AlltheworldThen last fall they started digging up the skeleton that turns out almost certainly to be Richard III’s. Suddenly there’s a surge of interest in his story, and when people go looking for something to read about it, one of the pieces they find is mine. It hasn’t gone viral or anything, but it has found a new audience, including the author of this Globe and Mail story, and also a producer for CBC who contacted me to confer about ways I might contribute to a potential documentary about the discovery of his remains. I don’t know yet what, if anything, will come of the proposal, but no matter what, that’s twice in a week I’ve had a chance to talk with curious people about one of my pet subjects, and, through them, to share my enthusiasm and my ideas with others. Once again, I’m immensely cheered by the whole process, even as I’m amused at its unpredictability. Fond as I am of the Richard III essay, I don’t consider it the best writing I’ve done for Open Letters. It is among the more personal pieces I’ve done. If I’d really thought about who might read it, maybe I would not have included the hopelessly nerdy picture of my younger self beside Richard’s statue in Leicester! I’m glad I didn’t worry about that, though. Another piece of advice I often give my students is that your writing represents you. It might as well represent the whole you, warts (or 80’s glasses) and all.

One final thought about audiences. Academic prestige (not to mention professional advancement)  is strongly tied to writing for academic audiences. Sure, there’s rhetoric about outreach and “knowledge dissemination” and so on, but my experience is that most academics don’t take writing and publishing outside conventional academic channels very seriously: it doesn’t really count. Just recently a colleague praised my Open Letters essay on Anne Brontë for its interest and originality, then spoiled the nice moment by adding “You should really publish it sometime.” I was genuinely pleased that a specialist found the essay valuable, but I did already “really” publish it. I just placed it — and wrote it — so that it would be accessible to non-specialists as well. I have persisted with this kind of writing and publishing, despite the likely professional disadvantages, because I believe  in it: I believe that one thing (not the only thing) we should do with our expertise is share it widely and show people why we’re excited about it. The CBC producer was explicit that her interest in contacting me came from her reading of the essay, which she described as “fun academic writing” — not, that is, the kind of academic writing she usually runs into, but nonetheless writing she recognized as expert. As I told her, that was music to my ears! The specific attention to Richard III that drew her to this piece was certainly serendipitous, but the existence of the piece in the first place, and its presence out in the open where she could find it, was not, and it’s not just cheering but gratifying to have the value of writing for a different audience affirmed in this way.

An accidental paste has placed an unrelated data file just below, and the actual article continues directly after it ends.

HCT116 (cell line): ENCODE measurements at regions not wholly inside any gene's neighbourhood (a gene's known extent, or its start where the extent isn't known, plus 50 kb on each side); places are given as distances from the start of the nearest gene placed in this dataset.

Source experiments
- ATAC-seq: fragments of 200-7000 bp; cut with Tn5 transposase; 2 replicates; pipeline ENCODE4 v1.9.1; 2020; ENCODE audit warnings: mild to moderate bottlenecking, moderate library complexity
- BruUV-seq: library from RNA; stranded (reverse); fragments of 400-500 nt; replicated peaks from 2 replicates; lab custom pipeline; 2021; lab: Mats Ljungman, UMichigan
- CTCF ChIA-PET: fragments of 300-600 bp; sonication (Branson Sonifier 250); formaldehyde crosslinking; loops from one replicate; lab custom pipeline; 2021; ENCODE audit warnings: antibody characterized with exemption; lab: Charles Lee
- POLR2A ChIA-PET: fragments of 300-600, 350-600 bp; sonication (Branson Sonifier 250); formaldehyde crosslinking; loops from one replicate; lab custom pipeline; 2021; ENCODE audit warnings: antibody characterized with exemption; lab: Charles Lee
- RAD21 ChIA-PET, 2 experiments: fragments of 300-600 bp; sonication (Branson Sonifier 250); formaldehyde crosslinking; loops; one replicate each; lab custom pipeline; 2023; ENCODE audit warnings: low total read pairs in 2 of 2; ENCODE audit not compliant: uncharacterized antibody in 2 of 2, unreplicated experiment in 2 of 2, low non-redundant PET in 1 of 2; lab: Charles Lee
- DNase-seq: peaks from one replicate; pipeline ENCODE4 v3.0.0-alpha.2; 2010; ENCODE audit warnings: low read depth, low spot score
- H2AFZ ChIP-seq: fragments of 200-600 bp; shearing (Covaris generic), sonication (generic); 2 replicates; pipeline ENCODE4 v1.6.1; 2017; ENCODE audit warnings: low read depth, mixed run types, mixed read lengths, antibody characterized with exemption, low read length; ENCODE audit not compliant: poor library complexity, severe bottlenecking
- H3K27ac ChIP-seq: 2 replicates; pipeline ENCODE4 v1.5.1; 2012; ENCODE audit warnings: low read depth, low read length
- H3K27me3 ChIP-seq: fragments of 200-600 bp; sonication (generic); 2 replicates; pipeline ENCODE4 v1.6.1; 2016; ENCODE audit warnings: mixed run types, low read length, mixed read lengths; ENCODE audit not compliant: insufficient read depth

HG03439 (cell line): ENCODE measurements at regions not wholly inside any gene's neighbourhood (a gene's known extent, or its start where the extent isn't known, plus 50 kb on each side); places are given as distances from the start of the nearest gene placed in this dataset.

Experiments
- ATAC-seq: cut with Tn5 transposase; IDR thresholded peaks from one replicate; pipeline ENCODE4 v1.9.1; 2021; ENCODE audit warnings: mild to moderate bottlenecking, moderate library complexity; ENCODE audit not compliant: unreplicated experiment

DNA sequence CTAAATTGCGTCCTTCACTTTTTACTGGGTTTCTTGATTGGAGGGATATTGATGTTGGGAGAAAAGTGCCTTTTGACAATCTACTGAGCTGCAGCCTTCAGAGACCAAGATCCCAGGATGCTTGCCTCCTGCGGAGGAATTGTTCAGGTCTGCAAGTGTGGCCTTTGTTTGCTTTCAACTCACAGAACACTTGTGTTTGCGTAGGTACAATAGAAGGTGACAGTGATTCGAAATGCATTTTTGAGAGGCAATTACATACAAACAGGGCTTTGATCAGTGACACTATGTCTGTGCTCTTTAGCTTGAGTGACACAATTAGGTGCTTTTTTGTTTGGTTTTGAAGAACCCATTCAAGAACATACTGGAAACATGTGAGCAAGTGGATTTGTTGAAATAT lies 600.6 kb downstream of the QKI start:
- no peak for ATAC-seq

7 thoughts on ““Who shall tell what may be the effect of writing?”: On Audiences and Serendipity

  1. Stefanie February 14, 2013 / 2:18 pm

    Oh Rohan, how exciting your Richard III is getting so much attention! I hope the CBC thing turns out to be something fun and interesting. You’ll tell us, right? I like your advice regarding audience, practical and true.


  2. Teresa February 14, 2013 / 7:50 pm

    I’ve been thinking about audience myself a bit lately, and I’m finding that I mostly default to writing the kinds of posts I’d want to read, pitched in tone and style to someone with a knowledge level similar to mine. So far, that’s worked for getting enough conversation to please me.

    I wonder if questions of audience are really the bailiwick of editors? When I’m editing at work, I often act as a sort of preliminary audience, asking the questions they’d likely ask, clarifying points they’d find confusing, and defining terms they might not know. That’s important work, but I’d rather the writers focus on conveying valuable ideas. I’ll work with them to see that it works for our readers.